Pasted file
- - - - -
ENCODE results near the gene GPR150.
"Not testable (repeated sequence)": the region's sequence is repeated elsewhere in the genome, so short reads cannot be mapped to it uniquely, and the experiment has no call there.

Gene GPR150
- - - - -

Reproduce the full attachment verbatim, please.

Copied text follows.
ENCODE results near the gene GPR150.
"Not testable (repeated sequence)": the region's sequence is repeated elsewhere in the genome, so short reads cannot be mapped to it uniquely, and the experiment has no call there.

Gene GPR150